American and Russian women who remember the danger of the Cold War understand the stakes of this year’s summit.
By Nadezhda Azhgikhina
When I was in school, we had civil defence classes. We were shown models of American missiles aimed at the Union of Soviet Socialist Republics, and we were taught to use gas masks. We Moscow students did not believe that the United States would attack our country. We read Ernest Hemingway and Kurt Vonnegut, and we knew that the best Americans were always anti-war. However, my first American friend, Cathy, whom I met in Moscow in the perestroika years, did believe when she was a child that the USSR would attack America. She told me how she would wake at night in fear and decided to study Russian so that she could explain to the Russians that they should not bomb peaceful American cities.
In 1991 we were together at the barricades defending the White House—the name for the Parliament here in Moscow—during the coup attempt, and when women were asked to the leave the barricades as the action heated up, Cathy made a fiery speech declaring she had the right to defend democracy in Russia, since the future of the whole world depends on it.
That was 30 years ago. The historic meeting between Reagan and Gorbachev had already taken place in Geneva in 1985, starting the process of nuclear disarmament, and everyone remembered Gorbachev’s words at the summit: “This is not only the decision of presidents; this is the decision of our citizens and the intelligentsia of our countries.” Russian and American scientists, writers, journalists, artists, students, and ordinary people tried to bring down the Iron Curtain from both sides, tried to hasten the joint construction of a new world free of the arms race, hatred, and enmity. We understood that it was more important for all of us to fight common challenges, to defend the fragile world we live in.
The women of both countries played an enormous role, which is often forgotten. It was Gorbachev who opened new opportunities for women in the USSR to form organizations and councils in the workplace and women’s discussion clubs; he understood that women could suggest new approaches to realizing the ideas of perestroika and become a new resource. He opened vistas for women. The equality proclaimed in the Soviet constitution was not supported by equality of opportunity, and while women were more qualified and educated, they were rarely in decision-making positions. Women faced a double burden, outside work and family care, in a patriarchal society.
The independent women’s movement inspired by perestroika quickly became an important component of the democratic process in Russia. Women formed clubs and organizations in big cities and small towns, and they tried to improve daily life and comprehend events in the country and world. The impact of new cooperation between Russian and American women cannot be overestimated. Women met one another, creating joint projects and programs, some of which are still active today. The affirmation of the value of peace and arms control were central to the women’s dialogue and a major aspect in citizen diplomacy, overcoming the consequences of the Cold War and offering a new perspective to citizens and politicians.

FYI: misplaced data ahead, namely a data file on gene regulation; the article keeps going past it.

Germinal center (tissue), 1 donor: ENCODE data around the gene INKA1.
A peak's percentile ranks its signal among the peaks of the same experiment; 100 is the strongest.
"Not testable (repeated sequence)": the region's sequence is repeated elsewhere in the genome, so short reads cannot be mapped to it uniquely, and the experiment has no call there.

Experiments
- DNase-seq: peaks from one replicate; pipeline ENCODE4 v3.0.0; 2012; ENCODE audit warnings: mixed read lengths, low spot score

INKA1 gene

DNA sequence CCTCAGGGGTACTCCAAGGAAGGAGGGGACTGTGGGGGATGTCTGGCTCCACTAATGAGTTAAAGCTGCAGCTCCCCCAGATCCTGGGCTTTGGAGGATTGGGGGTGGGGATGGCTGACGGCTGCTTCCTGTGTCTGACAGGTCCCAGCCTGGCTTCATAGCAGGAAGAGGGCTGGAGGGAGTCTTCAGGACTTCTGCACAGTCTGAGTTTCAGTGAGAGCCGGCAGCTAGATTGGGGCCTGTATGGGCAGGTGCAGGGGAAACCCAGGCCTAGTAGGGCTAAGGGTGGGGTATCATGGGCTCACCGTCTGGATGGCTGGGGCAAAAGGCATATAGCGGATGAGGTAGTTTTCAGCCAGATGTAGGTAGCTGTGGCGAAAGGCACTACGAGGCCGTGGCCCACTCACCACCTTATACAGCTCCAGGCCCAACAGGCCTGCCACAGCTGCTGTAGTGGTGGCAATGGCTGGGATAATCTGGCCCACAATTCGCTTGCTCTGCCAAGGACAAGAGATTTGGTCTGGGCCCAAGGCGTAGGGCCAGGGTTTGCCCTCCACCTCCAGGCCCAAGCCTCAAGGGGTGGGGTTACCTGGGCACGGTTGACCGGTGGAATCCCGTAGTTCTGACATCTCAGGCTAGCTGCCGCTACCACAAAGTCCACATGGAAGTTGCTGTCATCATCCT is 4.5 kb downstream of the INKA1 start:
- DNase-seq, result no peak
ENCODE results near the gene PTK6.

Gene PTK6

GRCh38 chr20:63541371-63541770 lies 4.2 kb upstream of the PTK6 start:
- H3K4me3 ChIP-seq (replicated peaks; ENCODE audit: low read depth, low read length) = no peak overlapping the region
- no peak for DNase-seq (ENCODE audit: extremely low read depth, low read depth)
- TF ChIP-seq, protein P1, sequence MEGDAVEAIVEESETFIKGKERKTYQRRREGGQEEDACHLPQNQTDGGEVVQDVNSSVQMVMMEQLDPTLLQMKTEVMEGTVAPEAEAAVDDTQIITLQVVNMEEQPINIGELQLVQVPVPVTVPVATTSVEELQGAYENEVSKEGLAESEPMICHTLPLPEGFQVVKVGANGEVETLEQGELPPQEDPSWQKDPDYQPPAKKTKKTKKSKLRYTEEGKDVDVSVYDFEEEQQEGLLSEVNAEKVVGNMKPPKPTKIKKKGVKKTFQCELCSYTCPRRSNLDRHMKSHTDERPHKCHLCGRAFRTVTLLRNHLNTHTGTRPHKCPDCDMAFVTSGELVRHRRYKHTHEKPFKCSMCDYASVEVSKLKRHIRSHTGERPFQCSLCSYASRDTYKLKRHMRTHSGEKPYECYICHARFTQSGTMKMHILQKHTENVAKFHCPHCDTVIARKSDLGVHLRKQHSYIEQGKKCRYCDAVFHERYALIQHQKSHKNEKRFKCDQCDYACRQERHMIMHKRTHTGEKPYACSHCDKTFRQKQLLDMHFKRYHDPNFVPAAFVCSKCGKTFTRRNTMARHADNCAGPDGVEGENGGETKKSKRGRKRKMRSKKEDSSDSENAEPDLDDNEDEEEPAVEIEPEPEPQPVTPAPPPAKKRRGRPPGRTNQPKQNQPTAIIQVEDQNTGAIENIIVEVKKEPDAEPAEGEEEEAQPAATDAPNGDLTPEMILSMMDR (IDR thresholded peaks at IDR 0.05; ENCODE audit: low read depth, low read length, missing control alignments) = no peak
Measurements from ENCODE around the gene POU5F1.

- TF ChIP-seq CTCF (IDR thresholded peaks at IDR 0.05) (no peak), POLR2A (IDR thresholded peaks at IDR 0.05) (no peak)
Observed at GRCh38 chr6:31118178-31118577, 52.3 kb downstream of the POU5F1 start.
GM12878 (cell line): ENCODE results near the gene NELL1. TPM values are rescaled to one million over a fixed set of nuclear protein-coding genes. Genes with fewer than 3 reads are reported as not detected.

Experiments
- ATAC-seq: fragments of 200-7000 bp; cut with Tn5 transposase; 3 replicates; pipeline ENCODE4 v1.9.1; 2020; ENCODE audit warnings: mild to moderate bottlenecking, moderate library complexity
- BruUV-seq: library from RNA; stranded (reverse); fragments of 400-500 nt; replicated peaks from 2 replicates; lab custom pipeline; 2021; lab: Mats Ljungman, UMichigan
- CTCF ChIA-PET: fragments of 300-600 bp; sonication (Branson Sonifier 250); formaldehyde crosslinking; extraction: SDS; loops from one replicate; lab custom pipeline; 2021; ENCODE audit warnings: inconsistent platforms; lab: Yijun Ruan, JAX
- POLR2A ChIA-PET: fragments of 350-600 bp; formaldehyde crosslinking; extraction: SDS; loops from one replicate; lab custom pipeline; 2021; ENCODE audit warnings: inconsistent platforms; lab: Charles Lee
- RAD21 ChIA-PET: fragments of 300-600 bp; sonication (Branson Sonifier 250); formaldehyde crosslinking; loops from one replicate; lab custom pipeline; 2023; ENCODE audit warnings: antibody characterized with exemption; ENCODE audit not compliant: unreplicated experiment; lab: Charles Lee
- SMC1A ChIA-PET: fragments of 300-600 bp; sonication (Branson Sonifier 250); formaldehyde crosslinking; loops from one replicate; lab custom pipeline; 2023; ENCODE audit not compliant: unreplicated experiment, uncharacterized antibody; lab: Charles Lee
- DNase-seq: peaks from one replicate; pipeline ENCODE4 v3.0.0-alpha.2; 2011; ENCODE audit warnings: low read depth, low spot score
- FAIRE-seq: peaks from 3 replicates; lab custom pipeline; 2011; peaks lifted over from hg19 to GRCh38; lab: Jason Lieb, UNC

The new summit of the presidents of America and Russia comes at a time of increased tensions and ideological and informational confrontation. Schoolchildren in Russia are once again told about the American threat. The specter of the enemy has reappeared in both countries. Military budgets are growing. Yet, for many people, especially the young, nuclear war seems like a computer game, not a real danger.
It is crucial to remind people that there is an alternative to a new arms race. The two countries that hold almost the entire nuclear potential of the world and could destroy every living thing have a common goal—the preservation of life on earth, our environment, and human beings. We already have experience in turning to this alternative and cooperating in arms reduction. This is the paramount task—to do away with the most horrible threat together. This will inevitably lead to a new phase of cooperation in other areas.
It is fitting that women are reminding the leaders of our countries about this. An appeal is a sign of hope. American and Russian women who remember the priceless experience of overcoming the heavy legacy of the Cold War have carried their idealism to the present. They remind us of the possibility of an alternative to the arms race. I am proud to be one of them. Proud that the work for peace and dialogue continues. This work cannot be undone.
Text: The Nation